Bill Howarth was a top Atlantic County athlete, coach, lifeguard captain and sports personality. He always had a sense of humor and a calm demeanor.

Howarth, of Ventnor, died Saturday of pancreatic cancer. He was 61.

He was on the Ventnor Beach Patrol for 48 years and had been its captain since 1987.

Howarth was a standout in football, baseball and swimming at Atlantic City High School but would become best known for swimming and rowing, both as an athlete and as a coach.

He was a quarterback, pitcher and swimmer for the Vikings, winning the state championship in the 400 freestyle. He later swam for Temple and American universities.

“He was not only a champion athlete, but more importantly a champion human being,” Ventnor Beach Patrol Chief Stan Bergman said. “People liked being around him. He made people feel good about themselves. I always admired his poise. In 29 years, I never saw him lose his temper. He was really the heart and soul of the Beach Patrol.”

Howarth, a father of three daughters, coached the ACHS girls swimming team from 2000 to 2014, winning two Cape-Atlantic League American Conference titles in 2010 and 2013 and one South Jersey Public A title in 2010.

He was also a Ventnor firefighter for 25 years before retiring.

He was a fixture of the annual summer lifeguard races. In 1972, Howarth finished second in the swim at the South Jersey Lifeguard Championships. In 1980, he paired with his younger brother, Gary, a lieutenant in the Ventnor Beach Patrol, to win the doubles row in the Margate Beach Patrol World War II Memorial Lifeguard Races.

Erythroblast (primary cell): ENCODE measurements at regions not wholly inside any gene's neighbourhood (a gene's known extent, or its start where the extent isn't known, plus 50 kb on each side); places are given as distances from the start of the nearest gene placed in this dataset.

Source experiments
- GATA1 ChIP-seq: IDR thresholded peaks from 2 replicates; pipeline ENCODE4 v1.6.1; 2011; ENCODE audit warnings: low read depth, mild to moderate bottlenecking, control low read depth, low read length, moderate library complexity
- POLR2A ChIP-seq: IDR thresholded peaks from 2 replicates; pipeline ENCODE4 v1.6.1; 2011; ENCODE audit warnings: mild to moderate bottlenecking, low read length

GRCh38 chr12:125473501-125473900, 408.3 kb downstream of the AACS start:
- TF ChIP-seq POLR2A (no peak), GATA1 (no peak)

After retiring from lifeguard-race competition, Howarth became an advocate for creating more races for women. The Cape Atlantic Women’s Lifeguard Invitational, which took place last Wednesday, was renamed in honor of Howarth this year.

He also swam three times in the Atlantic County Beach Patrol Around the Island swim around Absecon Island.

“He was a classy guy,” said Cape May Beach Patrol Lt. Geoff Rife, a 32-year member of his patrol. “I have a ton of respect for him because he was one of the rare lifeguards who could row real well and swim real well. I’ve known Billy since I started.”

The Bud Tarbotton North Wildwood Beach Patrol Around the Island Row, a race Howarth competed in during the 1980s, was held Tuesday. Many at the race knew him well.

“I knew him for a long time, and he was a great member of the Ventnor Beach Patrol and a great family man,” North Wildwood Beach Patrol Chief Tony Cavalier said. “He’ll be sorely missed by everybody.”

Former Ventnor lifeguard Dennis Funk, 64, still competes in the Wildwood row with partner George Miller, another Ventnor alumnus. Funk was on the patrol even before Howarth.

“I knew Billy when he first started on the beach,” Funk said. “He was one of the toughest competitors I’ve known. He was a true warrior. As Billy got older, you could see how he transformed from being a tough competitor into being a great coach and a true mentor. Anybody who knew Billy always considered him a friend.”

Gary Howarth was only a teenager when their father, Bill Howarth Sr., died.

“I learned the determination to win from my father, and when he passed, (Bill) basically became my father,” Gary Howarth said. “He was a quarterback in football and a pitcher in baseball, and those two positions are the natural-born leaders of those sports. He was a leader.”

Like Bergman, Gary Howarth admired how Bill always kept his cool.

“In a big (rowing) race, he was a calming force,” Gary Howarth said. “Most of the time, he was making sure I felt good, and not just in rowing but my whole life. You hear about the calm before the storm, but he was the calm during the storm. He was a rock that people would lean on for calm, support and love.”

Ryan Gaskill, who assisted Bill Howarth for 10 years for the Atlantic City girls swimming team, took over as head coach last winter.